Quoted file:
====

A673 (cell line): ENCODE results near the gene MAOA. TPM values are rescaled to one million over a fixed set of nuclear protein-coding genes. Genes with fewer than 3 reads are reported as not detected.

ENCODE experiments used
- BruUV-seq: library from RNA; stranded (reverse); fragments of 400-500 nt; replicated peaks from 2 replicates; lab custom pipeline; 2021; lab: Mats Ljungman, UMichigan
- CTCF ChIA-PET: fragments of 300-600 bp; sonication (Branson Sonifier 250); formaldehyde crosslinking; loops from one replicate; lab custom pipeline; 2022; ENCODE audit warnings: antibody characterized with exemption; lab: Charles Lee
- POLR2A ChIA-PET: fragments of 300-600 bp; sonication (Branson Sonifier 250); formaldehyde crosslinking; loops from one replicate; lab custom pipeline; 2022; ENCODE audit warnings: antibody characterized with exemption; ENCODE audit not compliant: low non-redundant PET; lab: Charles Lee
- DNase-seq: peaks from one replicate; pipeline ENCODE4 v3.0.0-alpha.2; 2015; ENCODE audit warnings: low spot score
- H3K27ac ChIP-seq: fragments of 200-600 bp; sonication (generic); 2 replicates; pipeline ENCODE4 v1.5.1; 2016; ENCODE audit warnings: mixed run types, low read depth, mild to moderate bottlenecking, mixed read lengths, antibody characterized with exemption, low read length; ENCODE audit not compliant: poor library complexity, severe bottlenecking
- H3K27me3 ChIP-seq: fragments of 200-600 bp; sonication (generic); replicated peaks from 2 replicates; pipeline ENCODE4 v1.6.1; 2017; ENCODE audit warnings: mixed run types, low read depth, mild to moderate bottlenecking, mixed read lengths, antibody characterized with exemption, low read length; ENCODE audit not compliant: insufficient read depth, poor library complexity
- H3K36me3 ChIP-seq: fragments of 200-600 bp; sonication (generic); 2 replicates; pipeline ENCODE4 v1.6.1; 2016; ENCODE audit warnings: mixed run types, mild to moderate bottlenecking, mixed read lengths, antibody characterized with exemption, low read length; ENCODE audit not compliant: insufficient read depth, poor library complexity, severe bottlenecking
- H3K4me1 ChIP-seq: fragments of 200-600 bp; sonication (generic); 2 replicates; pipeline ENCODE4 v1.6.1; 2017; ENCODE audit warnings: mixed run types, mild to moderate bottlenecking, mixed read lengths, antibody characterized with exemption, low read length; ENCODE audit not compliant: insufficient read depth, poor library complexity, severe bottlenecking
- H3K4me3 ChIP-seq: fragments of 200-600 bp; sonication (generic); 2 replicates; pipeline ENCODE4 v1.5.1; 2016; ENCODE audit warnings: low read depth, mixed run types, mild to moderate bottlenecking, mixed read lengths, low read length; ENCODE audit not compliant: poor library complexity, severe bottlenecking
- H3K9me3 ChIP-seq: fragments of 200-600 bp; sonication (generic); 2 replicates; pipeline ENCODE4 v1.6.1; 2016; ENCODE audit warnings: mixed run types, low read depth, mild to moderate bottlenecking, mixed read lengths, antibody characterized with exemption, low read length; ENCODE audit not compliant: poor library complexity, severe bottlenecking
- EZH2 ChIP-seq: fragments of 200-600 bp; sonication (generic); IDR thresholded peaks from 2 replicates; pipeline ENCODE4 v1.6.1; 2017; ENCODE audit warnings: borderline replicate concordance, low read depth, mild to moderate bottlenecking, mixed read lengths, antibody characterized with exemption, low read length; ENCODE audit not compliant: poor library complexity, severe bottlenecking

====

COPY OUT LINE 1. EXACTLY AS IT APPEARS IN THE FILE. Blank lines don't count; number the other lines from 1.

A673 (cell line): ENCODE results near the gene MAOA. TPM values are rescaled to one million over a fixed set of nuclear protein-coding genes. Genes with fewer than 3 reads are reported as not detected.